I’ve been running through a thought experiment for the last couple of years that helps me as I prepare to preach in this election year. I imagine I’m living in Alabama or Mississippi, and it’s 1962. I’m pastoring an all-white church of Christians who share the views of their neighbors about integration, equality, and the like. I would like to be truly prophetic. One option would be for me to preach some rip-roaring sermons that would either get me fired fast or send most of my congregation packing for a church more to their liking, leaving the church unable to pay my salary. Either way, I could then move to Massachusetts and get a job there, telling the story of my valiant stand for truth and consequent persecution among the Southern savages, and thereby become a certified hero, well-perched to preach similar fiery sermons against the bigotry of people in the South, to cries of "Amen! Go get ’em!" from my New England parishioners. This would be very good for my career and very fulfilling. I could even write magazine articles about my exploits. But what good would it really do?

Another option: Avoid the subject of racism for 30 or 40 years, until other larger forces have already brought a change in the thinking of my people. Then I could preach about it with gusto. (I recently heard Dr. John Perkins share that he was invited to preach somewhere, and the organizer was very excited because John would be the first black ever to preach there. John wondered, "He’s proud about this?" Wait long enough, and you can have all the excitement of taking risks, with none of the risk.)

This year, I’m looking for a better option than either thundering self-righteousness or avoidance. It will involve risk. But it will also involve patience and gentleness and respect. Yes, I will need to be bold and courageous, but I will also need to be both clever as a serpent and harmless as a dove. Here are some specifics I’m planning for this election season:

First, I’m hoping to sponsor our first-ever "Presidential Dialogue" (not debate), where we’ll ask members of our congregation (perhaps on a midweek evening) to present why they’re voting for their candidate of choice. We’ll establish some clear guidelines for the evening to help people practice respectful dialogue. (I may invite them to follow Adam Hamilton’s five-phase process.) In so doing, I’m hoping that our people will be exposed to logic and concerns from "the other side." I’ll probably give a few words before or after about 1 Corinthians 13—being patient and kind with one another, and so on. After all, "the love chapter" isn’t just for weddings! My guess is that this experience will stretch hearts to love their differing neighbors along with stretching minds to consider their differing perspectives.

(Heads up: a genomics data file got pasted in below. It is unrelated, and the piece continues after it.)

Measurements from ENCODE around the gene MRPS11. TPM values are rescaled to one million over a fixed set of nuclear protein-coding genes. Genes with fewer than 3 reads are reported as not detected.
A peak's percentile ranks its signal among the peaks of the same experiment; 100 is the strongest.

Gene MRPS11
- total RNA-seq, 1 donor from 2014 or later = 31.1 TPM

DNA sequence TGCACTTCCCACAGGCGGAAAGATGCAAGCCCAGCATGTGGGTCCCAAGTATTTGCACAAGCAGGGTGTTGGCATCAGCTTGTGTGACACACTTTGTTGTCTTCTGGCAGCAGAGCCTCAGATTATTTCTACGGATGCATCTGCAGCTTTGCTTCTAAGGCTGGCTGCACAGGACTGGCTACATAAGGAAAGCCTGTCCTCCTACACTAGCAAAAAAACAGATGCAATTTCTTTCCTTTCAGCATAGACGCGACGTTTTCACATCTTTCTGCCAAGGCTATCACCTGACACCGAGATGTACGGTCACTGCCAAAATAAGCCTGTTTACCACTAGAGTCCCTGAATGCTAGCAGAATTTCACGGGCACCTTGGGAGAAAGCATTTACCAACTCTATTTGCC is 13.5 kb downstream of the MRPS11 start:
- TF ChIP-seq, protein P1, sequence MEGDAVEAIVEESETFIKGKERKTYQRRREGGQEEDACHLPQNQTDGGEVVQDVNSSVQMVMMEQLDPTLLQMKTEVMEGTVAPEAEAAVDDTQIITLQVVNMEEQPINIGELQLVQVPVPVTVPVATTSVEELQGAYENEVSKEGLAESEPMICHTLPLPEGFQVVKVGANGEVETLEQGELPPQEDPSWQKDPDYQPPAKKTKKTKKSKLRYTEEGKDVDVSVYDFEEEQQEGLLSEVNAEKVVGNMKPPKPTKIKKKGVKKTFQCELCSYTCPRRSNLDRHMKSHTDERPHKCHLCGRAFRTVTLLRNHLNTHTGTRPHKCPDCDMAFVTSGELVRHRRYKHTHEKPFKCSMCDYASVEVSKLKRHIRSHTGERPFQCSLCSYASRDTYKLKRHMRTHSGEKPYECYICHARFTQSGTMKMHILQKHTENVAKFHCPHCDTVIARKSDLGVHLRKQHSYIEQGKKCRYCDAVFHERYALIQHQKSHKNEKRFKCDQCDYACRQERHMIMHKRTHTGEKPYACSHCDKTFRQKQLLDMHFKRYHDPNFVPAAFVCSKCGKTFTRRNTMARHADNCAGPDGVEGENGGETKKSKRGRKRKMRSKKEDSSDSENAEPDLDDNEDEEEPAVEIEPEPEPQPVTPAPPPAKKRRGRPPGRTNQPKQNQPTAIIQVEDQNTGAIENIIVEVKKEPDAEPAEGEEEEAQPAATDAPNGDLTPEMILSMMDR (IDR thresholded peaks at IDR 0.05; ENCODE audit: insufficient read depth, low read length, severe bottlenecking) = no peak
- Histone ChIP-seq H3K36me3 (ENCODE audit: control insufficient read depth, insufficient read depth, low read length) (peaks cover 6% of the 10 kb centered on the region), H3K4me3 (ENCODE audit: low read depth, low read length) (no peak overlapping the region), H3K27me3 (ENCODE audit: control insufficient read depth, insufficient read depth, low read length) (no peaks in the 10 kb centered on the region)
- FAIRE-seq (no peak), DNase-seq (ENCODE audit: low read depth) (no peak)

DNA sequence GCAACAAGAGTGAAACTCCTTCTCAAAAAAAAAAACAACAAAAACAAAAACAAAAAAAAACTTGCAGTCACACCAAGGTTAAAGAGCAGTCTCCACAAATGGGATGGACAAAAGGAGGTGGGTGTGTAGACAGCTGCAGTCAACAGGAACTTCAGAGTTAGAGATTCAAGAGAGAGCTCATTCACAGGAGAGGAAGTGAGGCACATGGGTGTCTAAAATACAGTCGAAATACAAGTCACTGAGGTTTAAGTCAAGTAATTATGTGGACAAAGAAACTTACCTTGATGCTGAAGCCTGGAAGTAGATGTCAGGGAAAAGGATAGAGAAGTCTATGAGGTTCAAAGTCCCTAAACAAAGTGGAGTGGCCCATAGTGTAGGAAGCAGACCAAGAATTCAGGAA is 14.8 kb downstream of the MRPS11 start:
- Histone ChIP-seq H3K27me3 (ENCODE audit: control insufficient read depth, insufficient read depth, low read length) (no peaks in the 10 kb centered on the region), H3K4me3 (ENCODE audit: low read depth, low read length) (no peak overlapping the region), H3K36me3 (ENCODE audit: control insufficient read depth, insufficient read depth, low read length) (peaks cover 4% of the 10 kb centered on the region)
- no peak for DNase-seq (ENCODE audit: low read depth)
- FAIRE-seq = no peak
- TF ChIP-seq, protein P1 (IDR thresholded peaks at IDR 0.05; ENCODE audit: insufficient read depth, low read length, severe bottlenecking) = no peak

Second, we might also encourage people to gather for the televised presidential debates to dialogue about what they see and how they’re impacted—from the vantage point of biblical faith. We’ll assume that there will be divergence of opinion; our goal will be to get people thinking with openness to new ideas and the guidance of the Spirit. And we’ll recommend that they unite in prayer for our leaders and our world to end the evening.

Third, I’ll have several more or less "prophetic" messages through the course of the year leading up to the election. This week, for example, we’re exploring the healing of the man with the shriveled hand (Mark 3:1-6). There, Jesus becomes angry and deeply distressed at the stubbornness of the religious leaders. That will give me an opportunity to talk about how religious people like us can unintentionally find ourselves playing on the wrong side—worshipping a shriveled "household god" (out for me and my kin) or a paralyzing "tribal god" (out for my country and its national interests) rather than the Living God who loves every person, whether "us" or "them." Later in the year, I may preach on Psalm 20 and Isaiah 13, where trusting in horses and chariots is contrasted with trusting in the Lord. These are biblical themes my people probably won’t hear on the radio.

Whether the best candidate gets elected in November or not, I hope through this process that Christians in our country will be wiser, more thoughtful, and more biblically formed and Spirit-guided after the election season than they are now. That’s a challenging enough goal of preaching and pastoring in an election year. And just between us, I hope that through your preaching and leadership, local congregations’ respect for their own pastors will be a little stronger, whatever their denomination, and radio-orthodoxy’s signal will be a little weaker.

Why? Because the gods of radio-orthodoxy tend to be of the household and tribal type, in part, I think, because radio-orthodoxy is funded largely through donations. And it appears that radio-orthodox donations are best raised through greed (prosperity gospel) and fear (watch out, or the liberals will turn all your children into homosexual secular humanist postmodernist relativists who don’t believe in absolute truth). Sermon broadcasts that appeal to greed and fear tend to render their hearers into people who are (surprise) greedy and fearful. Tax cuts and national defense play well to people so rendered; care for the poor and love for enemies (surprise) do not.

But this is exactly the kind of thing you shouldn’t say in your sermon. Or if you do, be careful, more careful than I’ve been here.

Brian McLaren is the founding pastor of Cedar Ridge Community Church in Spencerville, Maryland (www.crcc.org). His newest book, A Generous Orthodoxy (Emergent/YS), will be released in September.